He did lead the party to three election victories, and – much as you may hate it – he was very very appealing especially to voters in the South, London and the Midlands. He and the party also did many really good things during his tenure, from the minimum wage to equality to devolution to Sure Start to Northern Ireland, although yes he did buy into the neoliberal Thatcherite consensus which left the City deregulated, and he also backed horrific things like PFI and the Iraq war…but as a Labour voter I understood his analysis, rooted in the reasons why we lost in 1979,1983,1987 and especially 1992, though I did not share it..he did prove to be right about many things.

    So dont go the other extreme and paint Blair as a mini-me-Thatcher…he clearly was not: and dont forget: he did shift the political centre in that after him Tories were forced to broadcast their commitment to “fairness” in order to have a chance of power in 2010(even though in power they are the same old Thatcherites!)

  2. John p Reid says:

    The idea that labour would have done better in 2010 without brown, as compared to what ,mean her being leader! Hardly

    Yes labours vote fell by 4 million under his time ,it also fell by 5.6 million between 1951-1983 and rose by 5.2 million between 83-97

  3. Geraint says:

    Tony Blair might have been the right man in1997, but don’t forget the last general election we won was in 2005. Politics has moved on, and Tony Blair doesn’t seem to get this. The old New Labour idealogy will not work in 2015, and Ed is right to recongise this and he is right to try and move the party forward with the times.

  4. John p Reid says:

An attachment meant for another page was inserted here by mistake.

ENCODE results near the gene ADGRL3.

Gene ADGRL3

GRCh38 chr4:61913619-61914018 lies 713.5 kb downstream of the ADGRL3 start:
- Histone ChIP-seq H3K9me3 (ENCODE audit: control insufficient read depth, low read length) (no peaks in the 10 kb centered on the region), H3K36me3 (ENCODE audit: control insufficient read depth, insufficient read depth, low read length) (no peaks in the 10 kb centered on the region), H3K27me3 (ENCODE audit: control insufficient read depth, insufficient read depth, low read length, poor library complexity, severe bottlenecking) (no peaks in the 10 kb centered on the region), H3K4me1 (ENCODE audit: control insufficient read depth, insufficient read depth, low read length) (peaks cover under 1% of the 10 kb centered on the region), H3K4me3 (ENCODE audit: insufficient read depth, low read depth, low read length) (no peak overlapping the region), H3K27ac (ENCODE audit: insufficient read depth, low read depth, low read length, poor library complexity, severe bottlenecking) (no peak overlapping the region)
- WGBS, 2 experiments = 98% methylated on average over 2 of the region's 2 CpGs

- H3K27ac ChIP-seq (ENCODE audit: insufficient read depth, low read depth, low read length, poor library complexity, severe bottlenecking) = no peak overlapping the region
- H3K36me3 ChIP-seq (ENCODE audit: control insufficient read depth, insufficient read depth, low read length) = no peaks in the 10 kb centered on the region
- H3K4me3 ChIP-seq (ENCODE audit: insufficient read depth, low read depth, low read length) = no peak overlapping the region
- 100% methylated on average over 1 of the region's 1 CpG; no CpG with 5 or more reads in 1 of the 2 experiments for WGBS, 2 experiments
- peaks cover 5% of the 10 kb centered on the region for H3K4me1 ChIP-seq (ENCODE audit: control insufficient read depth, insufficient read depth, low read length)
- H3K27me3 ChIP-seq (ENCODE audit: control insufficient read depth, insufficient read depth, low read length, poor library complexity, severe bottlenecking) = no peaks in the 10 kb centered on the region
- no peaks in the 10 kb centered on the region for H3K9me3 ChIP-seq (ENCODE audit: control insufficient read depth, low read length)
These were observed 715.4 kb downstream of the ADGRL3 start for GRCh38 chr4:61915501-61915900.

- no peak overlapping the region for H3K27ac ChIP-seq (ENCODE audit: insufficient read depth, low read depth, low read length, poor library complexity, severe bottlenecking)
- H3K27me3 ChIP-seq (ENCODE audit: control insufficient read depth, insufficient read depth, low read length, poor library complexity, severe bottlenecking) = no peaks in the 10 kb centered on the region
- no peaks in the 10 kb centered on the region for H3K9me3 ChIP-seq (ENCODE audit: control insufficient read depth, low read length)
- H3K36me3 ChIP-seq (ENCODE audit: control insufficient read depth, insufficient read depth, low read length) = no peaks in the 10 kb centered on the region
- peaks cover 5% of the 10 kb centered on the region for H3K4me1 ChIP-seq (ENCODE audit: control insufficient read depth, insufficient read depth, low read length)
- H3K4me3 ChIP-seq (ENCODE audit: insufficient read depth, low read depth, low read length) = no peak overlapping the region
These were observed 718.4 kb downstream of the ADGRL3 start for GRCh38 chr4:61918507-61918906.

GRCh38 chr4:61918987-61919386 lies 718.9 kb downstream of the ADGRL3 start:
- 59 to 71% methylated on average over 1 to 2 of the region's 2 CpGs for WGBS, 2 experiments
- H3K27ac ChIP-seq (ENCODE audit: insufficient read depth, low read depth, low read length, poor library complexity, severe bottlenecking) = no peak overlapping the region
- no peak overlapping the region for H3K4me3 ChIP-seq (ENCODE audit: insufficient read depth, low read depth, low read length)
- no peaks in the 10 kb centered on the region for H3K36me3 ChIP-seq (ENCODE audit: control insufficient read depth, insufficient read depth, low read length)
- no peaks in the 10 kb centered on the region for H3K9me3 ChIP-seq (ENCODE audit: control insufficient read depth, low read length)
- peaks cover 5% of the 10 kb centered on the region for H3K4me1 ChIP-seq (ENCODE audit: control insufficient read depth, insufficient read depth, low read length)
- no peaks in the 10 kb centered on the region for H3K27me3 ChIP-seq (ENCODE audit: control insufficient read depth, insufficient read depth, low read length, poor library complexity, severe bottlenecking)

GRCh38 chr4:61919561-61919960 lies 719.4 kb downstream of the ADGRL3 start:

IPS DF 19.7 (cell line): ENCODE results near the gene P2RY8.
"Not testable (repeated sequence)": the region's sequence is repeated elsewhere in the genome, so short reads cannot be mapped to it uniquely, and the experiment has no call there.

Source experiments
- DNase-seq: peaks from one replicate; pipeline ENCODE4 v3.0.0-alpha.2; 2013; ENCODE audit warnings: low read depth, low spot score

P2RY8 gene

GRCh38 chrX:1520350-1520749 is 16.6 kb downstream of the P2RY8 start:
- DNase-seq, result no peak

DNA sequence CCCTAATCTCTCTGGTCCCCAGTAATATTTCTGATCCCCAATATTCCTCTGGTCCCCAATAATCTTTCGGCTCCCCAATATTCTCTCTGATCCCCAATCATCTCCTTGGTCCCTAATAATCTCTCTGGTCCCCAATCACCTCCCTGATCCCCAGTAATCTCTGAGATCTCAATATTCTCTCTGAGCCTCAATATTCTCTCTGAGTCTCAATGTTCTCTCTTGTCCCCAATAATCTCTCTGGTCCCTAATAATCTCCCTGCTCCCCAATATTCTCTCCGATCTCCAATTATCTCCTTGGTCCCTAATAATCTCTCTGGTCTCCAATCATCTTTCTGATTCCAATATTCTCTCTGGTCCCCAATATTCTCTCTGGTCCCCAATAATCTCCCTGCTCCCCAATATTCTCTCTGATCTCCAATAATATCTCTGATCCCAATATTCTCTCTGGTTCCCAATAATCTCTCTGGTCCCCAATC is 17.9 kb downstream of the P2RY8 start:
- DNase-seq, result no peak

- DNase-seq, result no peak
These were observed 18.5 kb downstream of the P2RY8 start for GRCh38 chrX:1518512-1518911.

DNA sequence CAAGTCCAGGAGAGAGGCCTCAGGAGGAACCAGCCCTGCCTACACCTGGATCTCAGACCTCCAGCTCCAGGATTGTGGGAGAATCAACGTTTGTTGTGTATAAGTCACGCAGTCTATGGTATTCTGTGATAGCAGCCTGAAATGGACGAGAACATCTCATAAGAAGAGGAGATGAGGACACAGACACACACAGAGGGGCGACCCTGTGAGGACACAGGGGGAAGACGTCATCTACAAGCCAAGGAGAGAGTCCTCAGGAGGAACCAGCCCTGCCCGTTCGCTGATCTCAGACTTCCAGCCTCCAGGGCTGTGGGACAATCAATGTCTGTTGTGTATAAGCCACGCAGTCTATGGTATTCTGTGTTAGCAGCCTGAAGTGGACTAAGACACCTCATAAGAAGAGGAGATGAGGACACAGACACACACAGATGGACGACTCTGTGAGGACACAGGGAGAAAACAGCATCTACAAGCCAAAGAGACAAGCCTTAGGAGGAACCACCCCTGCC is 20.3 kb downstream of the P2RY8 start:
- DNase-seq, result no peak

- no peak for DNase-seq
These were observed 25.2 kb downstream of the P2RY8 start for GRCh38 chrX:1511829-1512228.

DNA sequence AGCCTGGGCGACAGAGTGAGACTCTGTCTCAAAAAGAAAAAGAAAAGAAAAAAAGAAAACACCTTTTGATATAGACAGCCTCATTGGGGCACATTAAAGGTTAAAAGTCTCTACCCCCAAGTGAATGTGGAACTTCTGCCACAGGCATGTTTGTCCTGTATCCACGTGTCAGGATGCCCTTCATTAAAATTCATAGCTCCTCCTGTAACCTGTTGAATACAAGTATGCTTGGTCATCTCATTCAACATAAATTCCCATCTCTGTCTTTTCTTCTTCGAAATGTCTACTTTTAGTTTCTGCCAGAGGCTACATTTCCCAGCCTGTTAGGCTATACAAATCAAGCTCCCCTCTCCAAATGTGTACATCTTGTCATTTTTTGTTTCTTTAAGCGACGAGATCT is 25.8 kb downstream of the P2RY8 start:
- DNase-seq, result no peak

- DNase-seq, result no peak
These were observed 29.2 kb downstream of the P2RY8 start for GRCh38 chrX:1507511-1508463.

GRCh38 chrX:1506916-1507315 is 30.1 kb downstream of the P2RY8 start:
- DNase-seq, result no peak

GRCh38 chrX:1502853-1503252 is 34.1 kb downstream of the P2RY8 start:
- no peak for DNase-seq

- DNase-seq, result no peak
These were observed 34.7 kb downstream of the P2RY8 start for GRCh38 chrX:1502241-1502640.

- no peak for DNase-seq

The last election Blair won was 2005′ but if a. Blairite like David miliband had been leader in 2010 instead of Brown, We would have won in 2010

    Blair is suggesting we offer real alternatives to dealing with the financial situation, no suggesting like Ed is tat the way we get out of debt is to borrow more

  5. David Ellis says:

    Blair was never the right man. Blair should challenge Clegg for leadership of the Lib Dems and really finish them off.

  6. Tom Blackburn says:

    The Blairite zombies are happy to pose lots of ominous-sounding questions, but they’ve been rather coy about providing answers to any of them. Blair and his acolytes seem quite content to let the Tory party set the terms of the debate and then have Labour accommodate itself to that. That would simply allow the centre of gravity to continue sliding ever further to the right, and would be utterly self-defeating for Labour.

    If anyone’s stuck in a comfort zone, it’s Tony Blair. He’s still peddling the same guff he was 20 years ago, as if 2008 had never happened. Blair, Blunkett, Reid and co would happily drag Labour down the PASOK route to oblivion given half a chance. If Miliband has any sense, he’ll tell them where they can stick their ‘advice’.

  7. John p Reid says:

    I don’t see how Blairs solutions for now are the same as 97′ and tht he’s not remembering 2008′ he was a supporter of Alistair darlings cuts, not Balls borrow more to get out of debt, which is not a solution the way the coalition is copying Darlings plan is,